Five Questions With Stanley Kerznerman


Stanley Kerznerman is a fly tyer and angler born and raised in Brooklyn, NY. As a teenager, his first exposure to fishing was surfcasting for striped bass with wooden plugs on whatever beaches he could reach by bicycle. A budding interest in saltwater fly fishing turned into an obsession after he jumped his first tarpon on fly. A social worker by training, Stanley especially appreciates the community aspect of the sport and is an advocate for equality, access, and inclusivity in fly fishing.
Stanley is a fishy, fishy man. He does it all. If you are interested in purchasing some of Stanley's flies, please call the shop at 3054403406 to put some of his patterns in your box! Enjoy.
Talk to us about modern fly tying and fly design, where is it headed? What does modern fly tying need more of? 
Beyond new materials and techniques, modern fly tying is especially exciting with so many new folks getting interested in the practice over the past several years. It is inspiring to see a younger and more diverse group of people getting interested in fly tying. You see a massive exchange of knowledge information that just hasn't been possible in the past. Modern fly tying needs more passionate, creative young people getting into the sport with fresh ideas, especially people from communities that haven't really been given the opportunity to engage I'd also like to see a bigger push for sustainability in fly tying. I love synthetic materials but also want to stay mindful about not adding more plastic to the oceans. 

Who were your inspirations when you started tying flies? Who are your inspirations in today’s saltwater fly tying?
My own roots in fly tying very much started in the freshwater game. Pat Dorsey was a big inspiration, especially for focusing on tiny details and creating flies made for catching local fish. As my focuses have shifted to saltwater species and bigger fish,  some of the big guns in the industry have been very influential. Bob Popovics is a master with bucktail fly design and a big innovator in northeast striped bass fishing (seeing him use household silicone to shape a crankbait style lip on a fly was nearly mindblowing). Drew Chicone is another inspiration in the way he chooses materials and designs flies that downright catch fish.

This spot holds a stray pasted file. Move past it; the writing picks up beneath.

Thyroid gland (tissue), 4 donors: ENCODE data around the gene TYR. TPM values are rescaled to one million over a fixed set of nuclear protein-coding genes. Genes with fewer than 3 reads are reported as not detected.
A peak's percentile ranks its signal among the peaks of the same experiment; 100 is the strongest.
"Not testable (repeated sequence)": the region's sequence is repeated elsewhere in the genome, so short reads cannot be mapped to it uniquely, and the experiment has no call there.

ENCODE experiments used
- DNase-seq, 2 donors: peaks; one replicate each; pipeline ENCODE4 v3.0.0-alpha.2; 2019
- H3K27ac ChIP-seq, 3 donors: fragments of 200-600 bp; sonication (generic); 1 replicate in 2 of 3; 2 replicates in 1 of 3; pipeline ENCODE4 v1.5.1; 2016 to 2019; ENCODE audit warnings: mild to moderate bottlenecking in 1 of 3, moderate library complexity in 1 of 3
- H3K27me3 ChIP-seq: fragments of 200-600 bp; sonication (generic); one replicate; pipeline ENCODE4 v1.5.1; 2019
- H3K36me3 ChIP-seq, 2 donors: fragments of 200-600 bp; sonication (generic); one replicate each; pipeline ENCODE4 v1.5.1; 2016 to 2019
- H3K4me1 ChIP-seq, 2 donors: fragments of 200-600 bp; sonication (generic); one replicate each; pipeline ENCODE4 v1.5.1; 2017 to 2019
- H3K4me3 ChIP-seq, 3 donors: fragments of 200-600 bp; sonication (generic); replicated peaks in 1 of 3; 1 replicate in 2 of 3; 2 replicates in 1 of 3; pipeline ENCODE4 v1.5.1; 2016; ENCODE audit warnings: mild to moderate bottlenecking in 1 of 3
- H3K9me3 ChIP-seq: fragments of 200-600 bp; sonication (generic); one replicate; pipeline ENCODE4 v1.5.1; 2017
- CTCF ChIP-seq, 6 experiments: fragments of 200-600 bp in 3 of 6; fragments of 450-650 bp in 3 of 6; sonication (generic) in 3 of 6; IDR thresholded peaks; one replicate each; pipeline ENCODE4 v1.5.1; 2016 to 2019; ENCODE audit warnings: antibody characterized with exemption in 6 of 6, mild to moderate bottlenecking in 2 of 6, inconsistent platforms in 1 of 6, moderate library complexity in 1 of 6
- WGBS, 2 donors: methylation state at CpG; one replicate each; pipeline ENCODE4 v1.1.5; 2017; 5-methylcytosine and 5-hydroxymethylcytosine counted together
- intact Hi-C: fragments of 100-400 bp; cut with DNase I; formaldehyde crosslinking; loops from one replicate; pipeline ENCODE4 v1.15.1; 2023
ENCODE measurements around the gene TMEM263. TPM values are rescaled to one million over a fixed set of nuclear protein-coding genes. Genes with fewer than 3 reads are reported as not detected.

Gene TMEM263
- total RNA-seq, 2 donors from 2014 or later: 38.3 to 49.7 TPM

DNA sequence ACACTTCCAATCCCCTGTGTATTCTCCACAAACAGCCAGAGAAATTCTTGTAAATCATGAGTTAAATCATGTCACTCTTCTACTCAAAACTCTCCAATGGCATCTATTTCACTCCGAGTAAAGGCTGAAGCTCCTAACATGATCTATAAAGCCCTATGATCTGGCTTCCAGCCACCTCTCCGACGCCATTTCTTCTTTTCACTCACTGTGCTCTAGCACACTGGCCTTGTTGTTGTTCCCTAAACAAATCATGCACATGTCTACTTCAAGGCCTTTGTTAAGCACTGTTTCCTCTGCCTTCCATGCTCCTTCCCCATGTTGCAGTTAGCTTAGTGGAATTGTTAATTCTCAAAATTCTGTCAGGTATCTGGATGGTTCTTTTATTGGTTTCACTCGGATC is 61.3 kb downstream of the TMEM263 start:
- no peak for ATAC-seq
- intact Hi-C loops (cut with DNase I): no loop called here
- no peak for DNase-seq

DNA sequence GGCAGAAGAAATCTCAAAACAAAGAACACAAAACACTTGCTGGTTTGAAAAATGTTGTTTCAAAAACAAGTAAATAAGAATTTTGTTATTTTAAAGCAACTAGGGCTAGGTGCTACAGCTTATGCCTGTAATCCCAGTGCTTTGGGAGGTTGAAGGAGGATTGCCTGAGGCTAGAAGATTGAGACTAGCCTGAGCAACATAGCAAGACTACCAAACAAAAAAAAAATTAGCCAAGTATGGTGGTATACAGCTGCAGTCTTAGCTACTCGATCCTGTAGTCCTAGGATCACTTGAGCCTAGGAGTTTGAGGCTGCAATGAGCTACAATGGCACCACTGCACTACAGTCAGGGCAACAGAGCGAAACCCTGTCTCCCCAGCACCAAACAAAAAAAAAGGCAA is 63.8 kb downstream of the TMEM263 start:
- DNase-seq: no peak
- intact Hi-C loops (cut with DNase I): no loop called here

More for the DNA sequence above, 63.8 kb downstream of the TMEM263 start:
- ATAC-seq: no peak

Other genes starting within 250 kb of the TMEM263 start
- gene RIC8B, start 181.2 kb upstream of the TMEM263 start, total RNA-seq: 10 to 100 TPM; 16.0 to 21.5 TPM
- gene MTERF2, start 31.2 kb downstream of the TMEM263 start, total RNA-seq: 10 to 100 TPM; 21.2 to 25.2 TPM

What was the deciding moment that made you decide to take fly tying to the next level?
I don't know if there was a definable moment in all honesty. That confidence developed pretty naturally with years of tying who-knows-how-many flies and sometimes catching fish along the way.

What is your favorite fly to fish, and least favorite to tie?
This is probably a common answer, but my favorite fly to fish has to be something topwater, usually either a Gurgler or Bob's Banger. It's visual, dynamic, and sets you up for dramatic eats. Least favorite fly to tie is most of the small freshwater stuff. I've semi-jokingly made a pact with myself to never again tie something smaller than a saltwater size 8 and will almost certainly break that promise at some point.

Favorite and least favorite material to work with?
Marabou. For both questions. It's a natural, flowy, lightweight, and voluminous material that moves unlike anything else. The downside is it gets absolutely everywhere. Unless you want your partner to be mad at you, make sure to stay diligent with the handheld vacuum.

Leave a comment